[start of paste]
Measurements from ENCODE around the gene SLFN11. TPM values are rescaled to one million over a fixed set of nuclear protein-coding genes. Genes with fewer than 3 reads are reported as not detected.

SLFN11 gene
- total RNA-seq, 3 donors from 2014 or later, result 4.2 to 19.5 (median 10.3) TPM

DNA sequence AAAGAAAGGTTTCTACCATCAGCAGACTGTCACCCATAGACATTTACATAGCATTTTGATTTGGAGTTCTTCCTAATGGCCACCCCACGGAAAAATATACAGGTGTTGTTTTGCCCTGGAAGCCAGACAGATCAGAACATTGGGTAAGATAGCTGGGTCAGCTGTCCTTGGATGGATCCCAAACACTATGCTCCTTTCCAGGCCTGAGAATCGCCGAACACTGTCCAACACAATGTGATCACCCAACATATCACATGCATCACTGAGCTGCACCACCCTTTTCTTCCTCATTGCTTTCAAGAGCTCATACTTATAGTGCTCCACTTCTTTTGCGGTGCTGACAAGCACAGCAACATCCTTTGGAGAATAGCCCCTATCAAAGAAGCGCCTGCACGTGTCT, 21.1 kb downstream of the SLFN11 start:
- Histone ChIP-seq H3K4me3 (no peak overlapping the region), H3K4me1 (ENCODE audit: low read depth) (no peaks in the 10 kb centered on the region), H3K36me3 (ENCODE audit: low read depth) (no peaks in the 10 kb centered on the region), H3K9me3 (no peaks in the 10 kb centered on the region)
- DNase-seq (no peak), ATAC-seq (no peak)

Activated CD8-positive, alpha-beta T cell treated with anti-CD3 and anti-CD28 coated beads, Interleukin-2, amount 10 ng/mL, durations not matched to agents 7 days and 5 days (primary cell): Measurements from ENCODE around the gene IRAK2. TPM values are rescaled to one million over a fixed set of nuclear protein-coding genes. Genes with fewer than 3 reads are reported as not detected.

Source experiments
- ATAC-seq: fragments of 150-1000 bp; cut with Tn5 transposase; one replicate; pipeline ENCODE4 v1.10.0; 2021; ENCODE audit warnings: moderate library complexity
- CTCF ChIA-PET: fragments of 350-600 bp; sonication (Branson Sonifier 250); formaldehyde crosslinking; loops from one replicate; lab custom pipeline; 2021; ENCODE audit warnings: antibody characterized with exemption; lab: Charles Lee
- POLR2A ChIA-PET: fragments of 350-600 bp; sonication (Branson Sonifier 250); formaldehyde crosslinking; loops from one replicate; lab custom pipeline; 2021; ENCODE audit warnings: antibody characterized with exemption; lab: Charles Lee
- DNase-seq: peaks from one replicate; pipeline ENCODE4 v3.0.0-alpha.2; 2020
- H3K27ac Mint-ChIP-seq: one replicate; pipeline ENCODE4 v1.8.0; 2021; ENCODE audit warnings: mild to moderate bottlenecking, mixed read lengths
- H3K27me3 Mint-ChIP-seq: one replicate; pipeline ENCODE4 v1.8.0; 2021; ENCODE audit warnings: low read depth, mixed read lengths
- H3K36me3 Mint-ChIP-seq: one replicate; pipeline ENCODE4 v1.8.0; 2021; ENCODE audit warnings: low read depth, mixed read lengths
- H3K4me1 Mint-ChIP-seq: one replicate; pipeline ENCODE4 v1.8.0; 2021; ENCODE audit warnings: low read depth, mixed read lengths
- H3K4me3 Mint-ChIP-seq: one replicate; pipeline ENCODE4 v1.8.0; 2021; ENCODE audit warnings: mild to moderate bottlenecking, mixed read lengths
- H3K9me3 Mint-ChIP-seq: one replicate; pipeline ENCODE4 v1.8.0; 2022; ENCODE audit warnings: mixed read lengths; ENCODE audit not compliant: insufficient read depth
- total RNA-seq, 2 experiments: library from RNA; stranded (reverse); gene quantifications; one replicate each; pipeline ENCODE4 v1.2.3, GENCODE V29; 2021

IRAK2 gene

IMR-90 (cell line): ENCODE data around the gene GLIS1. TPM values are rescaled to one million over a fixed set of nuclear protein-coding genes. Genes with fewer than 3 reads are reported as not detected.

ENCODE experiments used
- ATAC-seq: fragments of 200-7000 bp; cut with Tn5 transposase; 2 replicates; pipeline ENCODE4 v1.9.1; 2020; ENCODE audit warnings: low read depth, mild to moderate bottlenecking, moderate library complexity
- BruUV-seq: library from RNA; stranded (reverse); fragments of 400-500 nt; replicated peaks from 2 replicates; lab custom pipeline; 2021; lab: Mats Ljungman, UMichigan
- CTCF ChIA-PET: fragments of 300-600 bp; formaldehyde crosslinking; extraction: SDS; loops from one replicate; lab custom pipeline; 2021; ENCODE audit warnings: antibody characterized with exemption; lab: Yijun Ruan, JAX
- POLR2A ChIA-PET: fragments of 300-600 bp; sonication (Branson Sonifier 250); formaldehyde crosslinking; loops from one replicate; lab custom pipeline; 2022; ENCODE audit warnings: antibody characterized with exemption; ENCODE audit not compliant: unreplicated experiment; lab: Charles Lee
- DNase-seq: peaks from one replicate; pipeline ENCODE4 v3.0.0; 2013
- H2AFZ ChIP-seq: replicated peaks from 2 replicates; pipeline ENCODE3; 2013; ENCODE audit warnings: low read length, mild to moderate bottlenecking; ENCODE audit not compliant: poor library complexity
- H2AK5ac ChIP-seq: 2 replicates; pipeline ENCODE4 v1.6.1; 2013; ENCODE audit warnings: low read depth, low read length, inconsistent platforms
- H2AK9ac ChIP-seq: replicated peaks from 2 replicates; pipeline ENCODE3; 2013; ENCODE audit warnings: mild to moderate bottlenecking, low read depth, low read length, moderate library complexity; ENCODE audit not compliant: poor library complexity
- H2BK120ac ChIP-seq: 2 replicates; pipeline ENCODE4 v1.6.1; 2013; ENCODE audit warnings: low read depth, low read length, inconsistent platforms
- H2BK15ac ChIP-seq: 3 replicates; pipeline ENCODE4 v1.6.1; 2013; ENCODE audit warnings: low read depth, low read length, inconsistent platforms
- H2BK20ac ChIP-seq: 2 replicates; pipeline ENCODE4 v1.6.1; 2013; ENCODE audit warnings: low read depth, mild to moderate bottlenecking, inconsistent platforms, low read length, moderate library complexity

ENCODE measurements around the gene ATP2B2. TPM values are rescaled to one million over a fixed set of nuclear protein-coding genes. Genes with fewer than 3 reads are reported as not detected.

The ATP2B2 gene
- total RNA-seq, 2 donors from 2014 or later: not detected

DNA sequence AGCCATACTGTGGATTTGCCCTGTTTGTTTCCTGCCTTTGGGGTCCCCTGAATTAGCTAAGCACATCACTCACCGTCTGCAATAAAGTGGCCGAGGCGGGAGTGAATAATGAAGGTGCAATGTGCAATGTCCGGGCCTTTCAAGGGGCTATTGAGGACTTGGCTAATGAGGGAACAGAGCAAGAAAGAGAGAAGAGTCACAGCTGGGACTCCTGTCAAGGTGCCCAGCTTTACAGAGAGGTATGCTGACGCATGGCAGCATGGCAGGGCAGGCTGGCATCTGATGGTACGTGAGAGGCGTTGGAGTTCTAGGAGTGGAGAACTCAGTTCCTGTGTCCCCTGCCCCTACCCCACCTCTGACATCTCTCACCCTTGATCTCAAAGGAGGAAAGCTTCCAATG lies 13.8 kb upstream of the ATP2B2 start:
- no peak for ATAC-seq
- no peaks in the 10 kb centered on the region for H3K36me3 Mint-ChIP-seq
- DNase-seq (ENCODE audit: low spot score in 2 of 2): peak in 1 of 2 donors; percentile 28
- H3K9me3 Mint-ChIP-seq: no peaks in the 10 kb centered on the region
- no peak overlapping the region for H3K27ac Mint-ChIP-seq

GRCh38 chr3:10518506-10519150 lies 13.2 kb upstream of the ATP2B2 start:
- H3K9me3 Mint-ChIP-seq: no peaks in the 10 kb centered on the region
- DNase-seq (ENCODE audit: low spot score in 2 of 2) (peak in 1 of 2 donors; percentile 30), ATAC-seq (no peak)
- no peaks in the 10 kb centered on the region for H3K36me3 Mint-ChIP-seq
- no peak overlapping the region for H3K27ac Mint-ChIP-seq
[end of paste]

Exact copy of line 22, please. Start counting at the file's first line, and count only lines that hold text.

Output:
ENCODE experiments used